The Black Cauldron is set in the mythical land of Prydain during the dark ages. The film centers on the evil Horned King who hopes to secure an ancient magical cauldron that has the power to raise an army of the dead, but to do that, he needs a pig named Hen Wen who has “oracle” powers. He is opposed by a young pig keeper named Taran, the young princess Eilonwy, the bard Fflewddur Fflam, and a wild creature named Gurgi who seek to prevent him from ruling the world by destroying the cauldron.

Horned_KingThe imagery in this movie was quite dark and spooky, especially for a kid’s animated movie. The Horned King looked like a walking corpse. It had all the earmarks of a Disney movie with the boy hero, a beautiful princess, the evil villain and his henchmen, and of course, the comedic sidekick; but even with all that, Disney had problems with the film. After its initial audience screening, the Disney Studio chairman Jeffrey Katzenberg ordered massive edits and cuts in the film, particularly in the “cauldron born” scene where the Horned King brings his army of the dead to life. There was even scenes where one of the “cauldron born” monsters sliced the neck of one victim and the torso of another. It was very gruesome indeed.

It was scenes, like that, that gave children nightmares from the pre-screening. Though most of it ended on the cutting room floor, it left the film quite jumpy and left a certain lapse, especially in the final act. In the end, after its release, the film only managed to make $21.3 million of its $44 million budget domestically. However, it did manage to score big internationally, especially in Europe.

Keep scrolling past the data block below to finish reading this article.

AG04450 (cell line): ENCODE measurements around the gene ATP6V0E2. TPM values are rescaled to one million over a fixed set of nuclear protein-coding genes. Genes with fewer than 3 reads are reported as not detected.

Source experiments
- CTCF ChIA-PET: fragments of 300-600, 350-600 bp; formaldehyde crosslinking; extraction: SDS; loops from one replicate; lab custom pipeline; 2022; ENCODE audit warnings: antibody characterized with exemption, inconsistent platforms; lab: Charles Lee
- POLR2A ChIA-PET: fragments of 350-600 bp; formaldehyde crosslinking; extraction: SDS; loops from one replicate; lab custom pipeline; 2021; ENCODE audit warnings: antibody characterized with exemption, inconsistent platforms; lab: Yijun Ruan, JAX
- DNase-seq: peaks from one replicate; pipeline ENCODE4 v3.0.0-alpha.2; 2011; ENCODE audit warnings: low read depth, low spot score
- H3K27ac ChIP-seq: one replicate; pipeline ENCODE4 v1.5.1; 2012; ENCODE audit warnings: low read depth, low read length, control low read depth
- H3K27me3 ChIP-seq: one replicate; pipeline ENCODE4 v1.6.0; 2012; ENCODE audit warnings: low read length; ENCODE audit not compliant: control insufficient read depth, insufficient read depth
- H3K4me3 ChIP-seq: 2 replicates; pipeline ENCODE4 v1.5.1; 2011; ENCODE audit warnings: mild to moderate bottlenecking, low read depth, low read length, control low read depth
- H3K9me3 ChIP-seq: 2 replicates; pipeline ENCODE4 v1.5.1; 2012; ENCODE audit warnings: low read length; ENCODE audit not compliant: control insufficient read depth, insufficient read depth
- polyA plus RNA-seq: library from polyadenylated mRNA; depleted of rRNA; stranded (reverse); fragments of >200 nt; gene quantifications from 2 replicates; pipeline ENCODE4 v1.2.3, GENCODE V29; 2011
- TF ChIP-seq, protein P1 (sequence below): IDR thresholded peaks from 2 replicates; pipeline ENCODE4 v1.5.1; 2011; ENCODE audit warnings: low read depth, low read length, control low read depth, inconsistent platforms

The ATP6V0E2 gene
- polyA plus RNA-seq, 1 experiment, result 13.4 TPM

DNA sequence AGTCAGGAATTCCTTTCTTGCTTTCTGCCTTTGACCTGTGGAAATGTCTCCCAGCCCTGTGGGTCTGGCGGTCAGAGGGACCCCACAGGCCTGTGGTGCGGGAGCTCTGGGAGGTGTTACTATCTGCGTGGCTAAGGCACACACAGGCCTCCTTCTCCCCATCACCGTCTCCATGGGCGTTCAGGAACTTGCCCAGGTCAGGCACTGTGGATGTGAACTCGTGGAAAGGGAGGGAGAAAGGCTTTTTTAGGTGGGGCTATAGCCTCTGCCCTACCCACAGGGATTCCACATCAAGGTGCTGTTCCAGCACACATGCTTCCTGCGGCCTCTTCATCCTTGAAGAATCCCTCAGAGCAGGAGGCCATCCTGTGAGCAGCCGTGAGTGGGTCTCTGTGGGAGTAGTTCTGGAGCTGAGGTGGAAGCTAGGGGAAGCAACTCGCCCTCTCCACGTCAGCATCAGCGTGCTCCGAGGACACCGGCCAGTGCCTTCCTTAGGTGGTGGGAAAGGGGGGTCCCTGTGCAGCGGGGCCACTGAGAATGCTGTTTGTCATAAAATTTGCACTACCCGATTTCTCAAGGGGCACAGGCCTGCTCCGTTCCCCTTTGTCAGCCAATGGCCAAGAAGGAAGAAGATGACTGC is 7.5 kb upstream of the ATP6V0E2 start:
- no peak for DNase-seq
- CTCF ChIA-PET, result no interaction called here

Rotten Tomatoes called it “ambitious but flawed” while only giving it a 55% rating. Even the author, Lloyd Alexander, had mixed feeling about the movie. He said, “First, I have to say, there is no resemblance between the movie and the book. Having said that, the movie in itself, purely as a movie, I found to be very enjoyable. I had fun watching it. What I would hope is that anyone who sees the movie would certainly enjoy it, but I’d also hope that they’d actually read the book. The book is quite different. It’s a very powerful, very moving story, and I think people would find a lot more depth in the book.”